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A comparison of the discrete and dimensional models of emotion in music
The primary aim of the present study was to systematically compare perceived emotions in music using two different theoretical frameworks: the discrete emotion model, and the dimensional model of
A Review of Music and Emotion Studies: Approaches, Emotion Models, and Stimuli
The field of music and emotion research has grown rapidly and diversified during the last decade. This has led to a certain degree of confusion and inconsistency between competing notions of
Who enjoys listening to sad music and why
although people generally avoid negative emotional experiences in general, they often enjoy sadness portrayed in music and other arts. The present study investigated what kinds of subjective
Measuring music-induced emotion
Most previous studies investigating music-induced emotions have applied emotion models developed in other fields to the domain of music. The aim of this study was to compare the applicability of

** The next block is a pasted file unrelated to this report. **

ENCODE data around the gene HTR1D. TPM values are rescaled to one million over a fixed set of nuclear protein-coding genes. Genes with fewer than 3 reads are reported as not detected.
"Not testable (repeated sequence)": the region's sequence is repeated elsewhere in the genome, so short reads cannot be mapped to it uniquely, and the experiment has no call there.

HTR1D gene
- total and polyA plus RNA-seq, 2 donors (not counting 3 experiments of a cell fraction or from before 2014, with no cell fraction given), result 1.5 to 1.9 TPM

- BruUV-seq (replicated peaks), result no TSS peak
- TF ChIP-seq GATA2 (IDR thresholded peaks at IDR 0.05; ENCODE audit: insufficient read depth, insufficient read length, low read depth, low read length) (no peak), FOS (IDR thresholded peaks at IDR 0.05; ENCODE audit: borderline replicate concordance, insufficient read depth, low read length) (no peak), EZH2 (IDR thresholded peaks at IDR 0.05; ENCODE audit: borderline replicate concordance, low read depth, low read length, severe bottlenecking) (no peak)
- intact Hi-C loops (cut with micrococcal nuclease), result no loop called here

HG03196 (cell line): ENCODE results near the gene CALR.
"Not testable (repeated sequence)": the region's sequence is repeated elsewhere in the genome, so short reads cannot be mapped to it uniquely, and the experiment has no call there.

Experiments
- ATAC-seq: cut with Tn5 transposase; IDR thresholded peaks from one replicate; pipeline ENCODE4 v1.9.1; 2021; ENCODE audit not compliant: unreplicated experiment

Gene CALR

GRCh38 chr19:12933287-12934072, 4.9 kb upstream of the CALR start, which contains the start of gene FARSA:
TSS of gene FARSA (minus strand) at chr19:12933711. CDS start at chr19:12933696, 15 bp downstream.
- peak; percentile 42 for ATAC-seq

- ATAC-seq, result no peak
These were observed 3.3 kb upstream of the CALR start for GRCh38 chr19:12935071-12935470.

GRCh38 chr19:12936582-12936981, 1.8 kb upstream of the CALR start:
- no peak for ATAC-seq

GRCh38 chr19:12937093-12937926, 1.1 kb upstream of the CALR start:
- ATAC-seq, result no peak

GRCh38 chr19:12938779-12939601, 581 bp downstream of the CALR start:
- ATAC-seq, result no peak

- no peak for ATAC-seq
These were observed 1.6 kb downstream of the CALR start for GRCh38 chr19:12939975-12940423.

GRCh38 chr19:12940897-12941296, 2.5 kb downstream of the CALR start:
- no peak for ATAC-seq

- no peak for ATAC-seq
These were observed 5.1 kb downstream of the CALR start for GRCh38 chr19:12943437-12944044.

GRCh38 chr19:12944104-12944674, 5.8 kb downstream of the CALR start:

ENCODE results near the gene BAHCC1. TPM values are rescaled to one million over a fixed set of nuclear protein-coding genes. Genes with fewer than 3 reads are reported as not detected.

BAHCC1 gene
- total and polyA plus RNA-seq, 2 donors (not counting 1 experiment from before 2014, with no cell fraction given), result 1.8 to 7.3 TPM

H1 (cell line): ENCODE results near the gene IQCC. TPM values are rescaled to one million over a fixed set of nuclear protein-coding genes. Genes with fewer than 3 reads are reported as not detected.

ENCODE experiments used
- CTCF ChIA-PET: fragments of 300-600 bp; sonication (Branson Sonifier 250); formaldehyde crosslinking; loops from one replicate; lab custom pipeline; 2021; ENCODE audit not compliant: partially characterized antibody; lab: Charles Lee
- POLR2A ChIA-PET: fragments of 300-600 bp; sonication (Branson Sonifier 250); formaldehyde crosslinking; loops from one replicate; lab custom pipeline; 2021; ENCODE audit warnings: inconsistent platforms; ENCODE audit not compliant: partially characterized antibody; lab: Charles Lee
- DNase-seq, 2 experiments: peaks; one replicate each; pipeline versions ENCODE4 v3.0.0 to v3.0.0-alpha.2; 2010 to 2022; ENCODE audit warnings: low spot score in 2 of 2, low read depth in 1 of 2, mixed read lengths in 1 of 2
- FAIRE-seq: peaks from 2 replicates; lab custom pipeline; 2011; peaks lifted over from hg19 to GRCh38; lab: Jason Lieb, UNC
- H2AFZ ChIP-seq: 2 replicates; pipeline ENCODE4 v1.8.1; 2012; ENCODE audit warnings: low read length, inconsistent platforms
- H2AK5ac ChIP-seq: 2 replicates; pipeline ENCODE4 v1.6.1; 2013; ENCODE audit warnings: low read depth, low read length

Can sad music really make you sad? Indirect measures of affective states induced by music and autobiographical memories.
The present study addressed music’s disputed ability to induce genuine sadness in listeners by investigating whether listening to sad music can induce sadness-related effects on memory and judgment.
Being Moved by Unfamiliar Sad Music Is Associated with High Empathy
The results suggest that the emotional responses induced by unfamiliar sad music could be characterized in terms of three underlying factors: Relaxing sadness, Moving sadness, and Nervous sadness.
The Pleasure Evoked by Sad Music Is Mediated by Feelings of Being Moved
It is argued that felt sadness may contribute to the enjoyment ofSad music by intensifying feelings of being moved, and the aesthetic appreciation of sad music is mediated by being moved.
Crossmodal interactions in the perception of expressivity in musical performance
Although both auditory and visual kinematic cues contribute significantly to the perception of overall expressivity, the effect of visual k Cinematic cues appears to be somewhat stronger, which provides preliminary evidence of crossmodal interactions in the perceived expressivity.